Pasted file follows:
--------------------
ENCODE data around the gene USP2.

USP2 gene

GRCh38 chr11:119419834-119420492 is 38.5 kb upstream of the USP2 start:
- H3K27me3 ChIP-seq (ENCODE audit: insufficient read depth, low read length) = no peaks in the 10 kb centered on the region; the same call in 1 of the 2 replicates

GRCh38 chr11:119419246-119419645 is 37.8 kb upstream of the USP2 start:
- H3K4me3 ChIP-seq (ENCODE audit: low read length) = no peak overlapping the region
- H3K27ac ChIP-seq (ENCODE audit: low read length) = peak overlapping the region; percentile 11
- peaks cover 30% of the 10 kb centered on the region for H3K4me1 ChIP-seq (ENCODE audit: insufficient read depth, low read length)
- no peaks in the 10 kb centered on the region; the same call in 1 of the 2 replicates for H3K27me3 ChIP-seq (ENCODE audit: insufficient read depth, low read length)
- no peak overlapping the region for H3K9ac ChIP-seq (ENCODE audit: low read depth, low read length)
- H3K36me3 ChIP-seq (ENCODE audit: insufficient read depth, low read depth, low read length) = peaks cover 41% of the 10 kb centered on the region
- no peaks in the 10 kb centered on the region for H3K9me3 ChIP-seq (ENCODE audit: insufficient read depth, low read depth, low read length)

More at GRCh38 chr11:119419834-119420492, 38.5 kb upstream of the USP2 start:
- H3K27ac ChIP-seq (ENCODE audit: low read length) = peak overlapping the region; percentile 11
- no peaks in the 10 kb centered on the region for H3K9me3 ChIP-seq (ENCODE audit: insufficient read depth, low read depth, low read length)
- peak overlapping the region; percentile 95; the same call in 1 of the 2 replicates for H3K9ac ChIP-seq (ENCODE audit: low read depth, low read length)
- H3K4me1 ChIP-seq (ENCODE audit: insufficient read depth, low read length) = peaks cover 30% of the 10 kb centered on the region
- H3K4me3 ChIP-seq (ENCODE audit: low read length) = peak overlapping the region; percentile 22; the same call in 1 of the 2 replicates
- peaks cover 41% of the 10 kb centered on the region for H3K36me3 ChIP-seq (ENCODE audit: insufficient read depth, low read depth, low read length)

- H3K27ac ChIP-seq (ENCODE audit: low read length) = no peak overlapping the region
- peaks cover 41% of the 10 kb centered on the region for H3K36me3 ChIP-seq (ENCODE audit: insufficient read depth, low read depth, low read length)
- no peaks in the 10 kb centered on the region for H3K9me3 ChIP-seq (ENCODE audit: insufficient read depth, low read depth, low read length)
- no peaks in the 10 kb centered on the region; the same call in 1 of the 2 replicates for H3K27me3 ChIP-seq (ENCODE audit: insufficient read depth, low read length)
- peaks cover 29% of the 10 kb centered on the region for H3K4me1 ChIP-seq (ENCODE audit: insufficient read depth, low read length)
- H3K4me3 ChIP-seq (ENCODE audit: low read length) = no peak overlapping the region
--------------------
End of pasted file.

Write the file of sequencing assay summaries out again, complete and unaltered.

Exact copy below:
ENCODE data around the gene USP2.

USP2 gene

GRCh38 chr11:119419834-119420492 is 38.5 kb upstream of the USP2 start:
- H3K27me3 ChIP-seq (ENCODE audit: insufficient read depth, low read length) = no peaks in the 10 kb centered on the region; the same call in 1 of the 2 replicates

GRCh38 chr11:119419246-119419645 is 37.8 kb upstream of the USP2 start:
- H3K4me3 ChIP-seq (ENCODE audit: low read length) = no peak overlapping the region
- H3K27ac ChIP-seq (ENCODE audit: low read length) = peak overlapping the region; percentile 11
- peaks cover 30% of the 10 kb centered on the region for H3K4me1 ChIP-seq (ENCODE audit: insufficient read depth, low read length)
- no peaks in the 10 kb centered on the region; the same call in 1 of the 2 replicates for H3K27me3 ChIP-seq (ENCODE audit: insufficient read depth, low read length)
- no peak overlapping the region for H3K9ac ChIP-seq (ENCODE audit: low read depth, low read length)
- H3K36me3 ChIP-seq (ENCODE audit: insufficient read depth, low read depth, low read length) = peaks cover 41% of the 10 kb centered on the region
- no peaks in the 10 kb centered on the region for H3K9me3 ChIP-seq (ENCODE audit: insufficient read depth, low read depth, low read length)

More at GRCh38 chr11:119419834-119420492, 38.5 kb upstream of the USP2 start:
- H3K27ac ChIP-seq (ENCODE audit: low read length) = peak overlapping the region; percentile 11
- no peaks in the 10 kb centered on the region for H3K9me3 ChIP-seq (ENCODE audit: insufficient read depth, low read depth, low read length)
- peak overlapping the region; percentile 95; the same call in 1 of the 2 replicates for H3K9ac ChIP-seq (ENCODE audit: low read depth, low read length)
- H3K4me1 ChIP-seq (ENCODE audit: insufficient read depth, low read length) = peaks cover 30% of the 10 kb centered on the region
- H3K4me3 ChIP-seq (ENCODE audit: low read length) = peak overlapping the region; percentile 22; the same call in 1 of the 2 replicates
- peaks cover 41% of the 10 kb centered on the region for H3K36me3 ChIP-seq (ENCODE audit: insufficient read depth, low read depth, low read length)

- H3K27ac ChIP-seq (ENCODE audit: low read length) = no peak overlapping the region
- peaks cover 41% of the 10 kb centered on the region for H3K36me3 ChIP-seq (ENCODE audit: insufficient read depth, low read depth, low read length)
- no peaks in the 10 kb centered on the region for H3K9me3 ChIP-seq (ENCODE audit: insufficient read depth, low read depth, low read length)
- no peaks in the 10 kb centered on the region; the same call in 1 of the 2 replicates for H3K27me3 ChIP-seq (ENCODE audit: insufficient read depth, low read length)
- peaks cover 29% of the 10 kb centered on the region for H3K4me1 ChIP-seq (ENCODE audit: insufficient read depth, low read length)
- H3K4me3 ChIP-seq (ENCODE audit: low read length) = no peak overlapping the region